Skin Cancer Q&A Sheet
What is skin cancer?
Skin cancer occurs when abnormal skin cells begin to grow out of control. While normal cells divide and develop in an orderly fashion, cancer cells do not. Skin cancer cells may penetrate or invade surrounding tissue. They may also spread to other parts of the body through the blood or lymphatic systems. As cancer cells continue to grow, they crowd out normal cells and often form into a mass of tissue called a growth or tumor. These growths may inhibit normal body function by blocking up internal organs or blood vessels, or destroying nerve pathways, etc. Skin cancer (mostly melanoma) can sometimes lead to death.
What causes skin cancer?
The chief cause of skin cancer is ultraviolet (UV) radiation. While the sun serves as the major source of UV radiation, tanning beds and some welding equipment also produce these harmful rays. Of special note, the federal government classifies UV rays as a “known human carcinogen.” Thus UV rays are classified in the same cancer-causing group that includes arsenic, asbestos, and tobacco smoke.
Are there different types of skin cancer?
There are three major types of skin cancer: Basal cell carcinoma (BCC), squamous cell carcinoma (SCC), and melanoma. BCC is most common while melanoma is least common. These skin cancers are named according to the specific cells from which they originate.
Melanoma can be quite deadly if left untreated in its early stages. In contrast, less than 1% of individuals with SCC die from this disease. BCC very rarely results in death. Yet, if not treated in time, many skin cancers can lead to some disfigurement based on the amount of damaged skin a physician has to remove.
Do a lot of California residents get skin cancer?
Skin cancer is by far the most common cancer both in California and across the nation. Each year there are more new cases of skin cancer in California then the combined total of new cases for the next 12 most common cancers, including cancers of the breast, prostate, lung, and colon. Approximately 128,000 Californians will get skin cancer this year. One of every five persons in California is expected to eventually get skin cancer.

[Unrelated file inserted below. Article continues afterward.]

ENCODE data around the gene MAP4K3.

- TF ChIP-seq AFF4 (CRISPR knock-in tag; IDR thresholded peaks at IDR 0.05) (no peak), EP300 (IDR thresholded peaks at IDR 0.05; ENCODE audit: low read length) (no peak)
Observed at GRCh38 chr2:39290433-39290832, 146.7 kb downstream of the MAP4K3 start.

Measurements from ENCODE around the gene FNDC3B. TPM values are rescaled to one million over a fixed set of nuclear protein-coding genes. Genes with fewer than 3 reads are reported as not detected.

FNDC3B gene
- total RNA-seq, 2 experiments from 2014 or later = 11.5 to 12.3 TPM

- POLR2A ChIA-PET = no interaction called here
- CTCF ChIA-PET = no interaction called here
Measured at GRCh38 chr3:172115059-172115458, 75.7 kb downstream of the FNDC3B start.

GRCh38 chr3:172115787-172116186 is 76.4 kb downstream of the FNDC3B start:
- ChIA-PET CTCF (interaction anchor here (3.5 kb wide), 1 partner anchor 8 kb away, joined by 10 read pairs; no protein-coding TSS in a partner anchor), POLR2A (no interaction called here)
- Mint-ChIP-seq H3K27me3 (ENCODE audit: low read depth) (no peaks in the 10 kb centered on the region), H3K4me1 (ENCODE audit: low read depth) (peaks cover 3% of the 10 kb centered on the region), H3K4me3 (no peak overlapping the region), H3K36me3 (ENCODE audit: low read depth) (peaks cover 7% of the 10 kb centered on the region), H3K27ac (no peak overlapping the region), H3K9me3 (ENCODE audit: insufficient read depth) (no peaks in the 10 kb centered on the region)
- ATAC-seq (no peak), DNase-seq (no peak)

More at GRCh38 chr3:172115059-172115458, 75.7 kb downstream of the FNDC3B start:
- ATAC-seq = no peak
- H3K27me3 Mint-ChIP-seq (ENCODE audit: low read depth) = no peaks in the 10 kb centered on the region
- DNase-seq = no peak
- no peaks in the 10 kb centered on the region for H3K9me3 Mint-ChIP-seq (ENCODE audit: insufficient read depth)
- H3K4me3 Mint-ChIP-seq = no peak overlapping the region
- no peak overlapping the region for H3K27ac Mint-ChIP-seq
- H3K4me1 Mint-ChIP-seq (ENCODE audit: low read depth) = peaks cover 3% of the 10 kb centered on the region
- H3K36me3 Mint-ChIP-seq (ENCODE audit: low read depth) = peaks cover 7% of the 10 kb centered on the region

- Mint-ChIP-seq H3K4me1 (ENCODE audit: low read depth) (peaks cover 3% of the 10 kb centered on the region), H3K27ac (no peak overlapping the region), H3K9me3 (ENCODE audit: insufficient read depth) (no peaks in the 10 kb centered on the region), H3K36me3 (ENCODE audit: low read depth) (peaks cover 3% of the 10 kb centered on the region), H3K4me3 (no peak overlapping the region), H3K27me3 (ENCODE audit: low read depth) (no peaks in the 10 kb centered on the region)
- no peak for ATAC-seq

Do UV rays hurt children more than adults?
UV rays harm both children and adults. But a child’s skin, particularly before age ten, is especially vulnerable to the harmful effects of solar radiation. Both childhood sunburns and tanning increase a child’s risk of developing skin cancer as an adult. Sunburns and tanning are outward signs of internal skin damage.
When and under what circumstances are cancer-causing UV rays more intense?
UV rays are stronger per the following conditions:
What does skin cancer look like?
Without specialized medical training, an individual should not expect to be able to determine if a growth or other abnormality appearing on the skin is indeed skin cancer. A person who observes such irregularities on the skin should see a dermatologist (skin doctor). Skin cancer can appear in various forms including a shiny bump; an open sore that may crust and bleed; a reddish patch; a growth with an elevated, rolled border and an indented center; a scaly red patch with irregular borders; or a wart-like growth. Melanoma, the most deadly skin cancer - which often appears near or within a mole - may have one or more of these features: asymmetry, jagged border, multiple colors, or large size (larger then a standard pencil eraser).
How can a person prevent skin cancer?
While a small amount of sun exposure can help maintain one’s health, an individual should usually keep a barrier between him or herself and the sun. Recommended practices include:
How do they treat skin cancer?
In many cases, skin cancer is surgically removed. Other options include: